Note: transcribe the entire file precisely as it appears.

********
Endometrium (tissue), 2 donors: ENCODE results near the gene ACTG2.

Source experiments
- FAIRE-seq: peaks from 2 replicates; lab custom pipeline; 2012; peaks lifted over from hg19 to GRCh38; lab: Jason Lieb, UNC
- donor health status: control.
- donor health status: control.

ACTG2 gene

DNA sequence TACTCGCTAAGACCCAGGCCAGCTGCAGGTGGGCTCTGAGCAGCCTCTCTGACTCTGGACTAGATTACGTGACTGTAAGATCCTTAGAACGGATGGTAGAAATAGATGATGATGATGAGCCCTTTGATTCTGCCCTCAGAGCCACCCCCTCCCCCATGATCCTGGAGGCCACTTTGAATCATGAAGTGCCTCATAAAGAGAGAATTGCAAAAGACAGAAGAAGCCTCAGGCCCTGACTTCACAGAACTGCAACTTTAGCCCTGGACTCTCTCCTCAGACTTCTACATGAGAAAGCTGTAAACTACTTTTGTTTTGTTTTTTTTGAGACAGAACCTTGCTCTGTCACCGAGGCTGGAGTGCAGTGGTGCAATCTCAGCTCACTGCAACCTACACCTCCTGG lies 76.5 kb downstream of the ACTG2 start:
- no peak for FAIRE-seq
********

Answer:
Endometrium (tissue), 2 donors: ENCODE results near the gene ACTG2.

Source experiments
- FAIRE-seq: peaks from 2 replicates; lab custom pipeline; 2012; peaks lifted over from hg19 to GRCh38; lab: Jason Lieb, UNC
- donor health status: control.
- donor health status: control.

ACTG2 gene

DNA sequence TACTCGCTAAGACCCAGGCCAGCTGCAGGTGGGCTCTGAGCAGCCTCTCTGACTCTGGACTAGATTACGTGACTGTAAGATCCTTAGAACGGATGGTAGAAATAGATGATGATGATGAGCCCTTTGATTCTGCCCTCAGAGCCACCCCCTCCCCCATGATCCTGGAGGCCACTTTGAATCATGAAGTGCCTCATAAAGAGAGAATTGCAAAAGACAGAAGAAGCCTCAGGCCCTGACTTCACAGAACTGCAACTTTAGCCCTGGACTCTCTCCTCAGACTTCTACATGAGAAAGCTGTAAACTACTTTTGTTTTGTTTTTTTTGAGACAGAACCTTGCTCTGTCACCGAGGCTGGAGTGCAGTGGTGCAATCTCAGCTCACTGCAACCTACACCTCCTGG lies 76.5 kb downstream of the ACTG2 start:
- no peak for FAIRE-seq